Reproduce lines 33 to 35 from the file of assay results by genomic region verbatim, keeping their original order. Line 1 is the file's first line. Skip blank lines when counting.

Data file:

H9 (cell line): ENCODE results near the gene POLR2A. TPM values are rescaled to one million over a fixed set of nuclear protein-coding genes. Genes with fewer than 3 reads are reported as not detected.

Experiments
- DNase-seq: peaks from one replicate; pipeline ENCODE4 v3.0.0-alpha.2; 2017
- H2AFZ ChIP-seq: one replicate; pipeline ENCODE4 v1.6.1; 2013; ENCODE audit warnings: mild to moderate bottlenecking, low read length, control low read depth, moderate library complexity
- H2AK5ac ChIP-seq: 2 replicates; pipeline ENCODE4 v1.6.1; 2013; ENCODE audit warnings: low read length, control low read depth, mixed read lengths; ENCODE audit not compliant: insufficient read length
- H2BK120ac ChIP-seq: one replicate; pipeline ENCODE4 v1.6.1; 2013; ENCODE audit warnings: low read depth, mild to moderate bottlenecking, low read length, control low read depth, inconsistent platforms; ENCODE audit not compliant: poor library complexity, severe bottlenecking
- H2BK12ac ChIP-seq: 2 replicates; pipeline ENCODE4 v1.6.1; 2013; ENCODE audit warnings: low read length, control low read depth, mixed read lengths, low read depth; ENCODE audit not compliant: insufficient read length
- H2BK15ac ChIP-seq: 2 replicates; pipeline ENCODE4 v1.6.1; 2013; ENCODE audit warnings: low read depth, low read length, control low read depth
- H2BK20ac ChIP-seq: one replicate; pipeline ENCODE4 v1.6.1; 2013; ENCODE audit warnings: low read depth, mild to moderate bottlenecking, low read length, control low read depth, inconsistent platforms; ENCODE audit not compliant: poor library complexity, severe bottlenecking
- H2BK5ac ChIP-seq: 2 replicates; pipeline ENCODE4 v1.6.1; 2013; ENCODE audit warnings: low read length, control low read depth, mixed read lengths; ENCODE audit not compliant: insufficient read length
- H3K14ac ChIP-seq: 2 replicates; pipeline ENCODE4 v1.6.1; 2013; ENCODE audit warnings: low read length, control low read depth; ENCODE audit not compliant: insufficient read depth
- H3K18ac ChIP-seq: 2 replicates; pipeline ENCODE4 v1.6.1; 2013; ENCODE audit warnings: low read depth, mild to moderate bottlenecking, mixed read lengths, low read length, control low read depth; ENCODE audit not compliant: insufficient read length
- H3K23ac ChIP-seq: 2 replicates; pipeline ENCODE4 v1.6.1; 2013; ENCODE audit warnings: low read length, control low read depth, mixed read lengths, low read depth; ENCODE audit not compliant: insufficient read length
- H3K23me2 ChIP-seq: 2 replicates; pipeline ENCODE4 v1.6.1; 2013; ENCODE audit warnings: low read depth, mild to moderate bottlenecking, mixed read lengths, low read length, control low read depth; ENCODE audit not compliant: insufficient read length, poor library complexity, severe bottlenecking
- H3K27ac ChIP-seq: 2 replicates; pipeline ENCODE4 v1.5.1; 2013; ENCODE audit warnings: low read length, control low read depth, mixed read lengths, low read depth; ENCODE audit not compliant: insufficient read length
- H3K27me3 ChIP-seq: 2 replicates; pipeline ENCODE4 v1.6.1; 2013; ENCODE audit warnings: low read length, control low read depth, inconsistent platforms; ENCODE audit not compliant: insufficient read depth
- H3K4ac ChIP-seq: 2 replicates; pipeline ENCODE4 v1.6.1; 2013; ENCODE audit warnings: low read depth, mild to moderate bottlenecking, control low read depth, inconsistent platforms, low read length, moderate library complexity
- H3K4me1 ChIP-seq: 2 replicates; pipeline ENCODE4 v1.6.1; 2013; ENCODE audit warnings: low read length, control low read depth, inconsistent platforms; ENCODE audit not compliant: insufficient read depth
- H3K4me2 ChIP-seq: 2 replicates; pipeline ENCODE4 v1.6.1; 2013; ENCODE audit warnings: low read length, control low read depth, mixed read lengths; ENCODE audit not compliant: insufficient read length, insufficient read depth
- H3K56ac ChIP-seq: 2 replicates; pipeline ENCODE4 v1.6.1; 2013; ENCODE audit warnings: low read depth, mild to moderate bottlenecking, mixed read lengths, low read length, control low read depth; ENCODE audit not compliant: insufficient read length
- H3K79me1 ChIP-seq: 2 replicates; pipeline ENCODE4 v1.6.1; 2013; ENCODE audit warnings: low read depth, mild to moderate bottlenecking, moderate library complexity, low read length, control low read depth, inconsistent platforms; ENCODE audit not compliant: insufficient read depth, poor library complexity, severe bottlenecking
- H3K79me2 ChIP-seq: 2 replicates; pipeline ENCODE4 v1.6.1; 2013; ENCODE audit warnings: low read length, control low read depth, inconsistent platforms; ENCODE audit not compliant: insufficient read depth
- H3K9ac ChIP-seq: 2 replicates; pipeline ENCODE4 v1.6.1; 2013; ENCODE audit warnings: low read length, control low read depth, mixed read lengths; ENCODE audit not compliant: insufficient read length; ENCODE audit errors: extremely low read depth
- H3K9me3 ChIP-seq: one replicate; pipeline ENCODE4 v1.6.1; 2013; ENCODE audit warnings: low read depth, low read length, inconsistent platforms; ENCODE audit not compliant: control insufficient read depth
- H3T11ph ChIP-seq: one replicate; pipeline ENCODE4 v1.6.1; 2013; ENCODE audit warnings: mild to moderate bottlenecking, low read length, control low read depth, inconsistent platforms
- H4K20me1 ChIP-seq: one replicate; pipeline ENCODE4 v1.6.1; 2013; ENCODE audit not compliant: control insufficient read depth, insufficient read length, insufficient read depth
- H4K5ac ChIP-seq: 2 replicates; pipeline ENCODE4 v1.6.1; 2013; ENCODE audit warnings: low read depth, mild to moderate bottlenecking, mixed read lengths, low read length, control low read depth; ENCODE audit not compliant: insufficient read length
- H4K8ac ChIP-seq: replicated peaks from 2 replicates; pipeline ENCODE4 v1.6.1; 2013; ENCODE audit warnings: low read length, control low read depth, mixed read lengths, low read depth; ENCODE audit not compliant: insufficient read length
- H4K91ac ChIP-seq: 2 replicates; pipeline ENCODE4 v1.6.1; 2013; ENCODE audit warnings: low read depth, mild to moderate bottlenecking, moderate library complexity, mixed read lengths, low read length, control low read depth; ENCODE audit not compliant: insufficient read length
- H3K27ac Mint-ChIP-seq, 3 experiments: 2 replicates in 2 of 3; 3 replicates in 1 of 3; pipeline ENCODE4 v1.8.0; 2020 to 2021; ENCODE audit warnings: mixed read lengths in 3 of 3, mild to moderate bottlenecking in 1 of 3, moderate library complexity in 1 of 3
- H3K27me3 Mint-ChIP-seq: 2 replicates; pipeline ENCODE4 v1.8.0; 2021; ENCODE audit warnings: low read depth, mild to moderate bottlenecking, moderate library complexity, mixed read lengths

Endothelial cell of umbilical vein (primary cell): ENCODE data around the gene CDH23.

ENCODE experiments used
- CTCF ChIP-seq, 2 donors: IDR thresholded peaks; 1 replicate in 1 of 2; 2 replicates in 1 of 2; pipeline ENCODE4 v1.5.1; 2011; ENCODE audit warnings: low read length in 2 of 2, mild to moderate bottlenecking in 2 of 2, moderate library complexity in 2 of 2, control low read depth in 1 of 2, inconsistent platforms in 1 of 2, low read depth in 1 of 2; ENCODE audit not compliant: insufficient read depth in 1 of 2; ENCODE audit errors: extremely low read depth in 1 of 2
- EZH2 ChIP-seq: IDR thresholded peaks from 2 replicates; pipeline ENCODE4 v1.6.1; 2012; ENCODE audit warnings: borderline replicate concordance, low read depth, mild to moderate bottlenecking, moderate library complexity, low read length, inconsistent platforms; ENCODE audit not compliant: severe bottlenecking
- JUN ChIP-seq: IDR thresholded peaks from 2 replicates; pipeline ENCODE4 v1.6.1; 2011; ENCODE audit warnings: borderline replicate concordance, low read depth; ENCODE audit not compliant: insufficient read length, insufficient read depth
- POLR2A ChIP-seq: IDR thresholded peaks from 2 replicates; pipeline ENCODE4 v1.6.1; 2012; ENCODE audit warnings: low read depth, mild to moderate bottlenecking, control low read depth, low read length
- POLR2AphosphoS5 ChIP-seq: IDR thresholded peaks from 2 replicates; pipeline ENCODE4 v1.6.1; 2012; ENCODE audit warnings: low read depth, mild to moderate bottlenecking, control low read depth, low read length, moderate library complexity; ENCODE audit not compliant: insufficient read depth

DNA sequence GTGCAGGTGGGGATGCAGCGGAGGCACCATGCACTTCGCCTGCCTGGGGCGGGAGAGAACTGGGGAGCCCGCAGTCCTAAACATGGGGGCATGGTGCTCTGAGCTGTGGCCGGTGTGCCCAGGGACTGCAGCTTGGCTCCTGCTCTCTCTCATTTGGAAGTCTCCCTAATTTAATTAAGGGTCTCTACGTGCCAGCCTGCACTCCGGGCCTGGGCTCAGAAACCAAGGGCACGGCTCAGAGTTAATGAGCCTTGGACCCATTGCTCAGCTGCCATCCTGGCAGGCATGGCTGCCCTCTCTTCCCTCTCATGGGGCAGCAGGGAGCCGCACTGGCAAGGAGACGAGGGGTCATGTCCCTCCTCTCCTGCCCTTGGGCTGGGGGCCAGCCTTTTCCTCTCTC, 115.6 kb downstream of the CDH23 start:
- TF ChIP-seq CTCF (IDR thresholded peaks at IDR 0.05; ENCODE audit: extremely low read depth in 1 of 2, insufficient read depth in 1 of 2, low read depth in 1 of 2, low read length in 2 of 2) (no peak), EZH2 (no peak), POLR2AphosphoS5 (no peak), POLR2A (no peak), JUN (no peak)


ENCODE experiments used
- CTCF ChIP-seq, 2 donors: IDR thresholded peaks; 1 replicate in 1 of 2; 2 replicates in 1 of 2; pipeline ENCODE4 v1.5.1; 2011; ENCODE audit warnings: low read length in 2 of 2, mild to moderate bottlenecking in 2 of 2, moderate library complexity in 2 of 2, control low read depth in 1 of 2, inconsistent platforms in 1 of 2, low read depth in 1 of 2; ENCODE audit not compliant: insufficient read depth in 1 of 2; ENCODE audit errors: extremely low read depth in 1 of 2
- EZH2 ChIP-seq: IDR thresholded peaks from 2 replicates; pipeline ENCODE4 v1.6.1; 2012; ENCODE audit warnings: borderline replicate concordance, low read depth, mild to moderate bottlenecking, moderate library complexity, low read length, inconsistent platforms; ENCODE audit not compliant: severe bottlenecking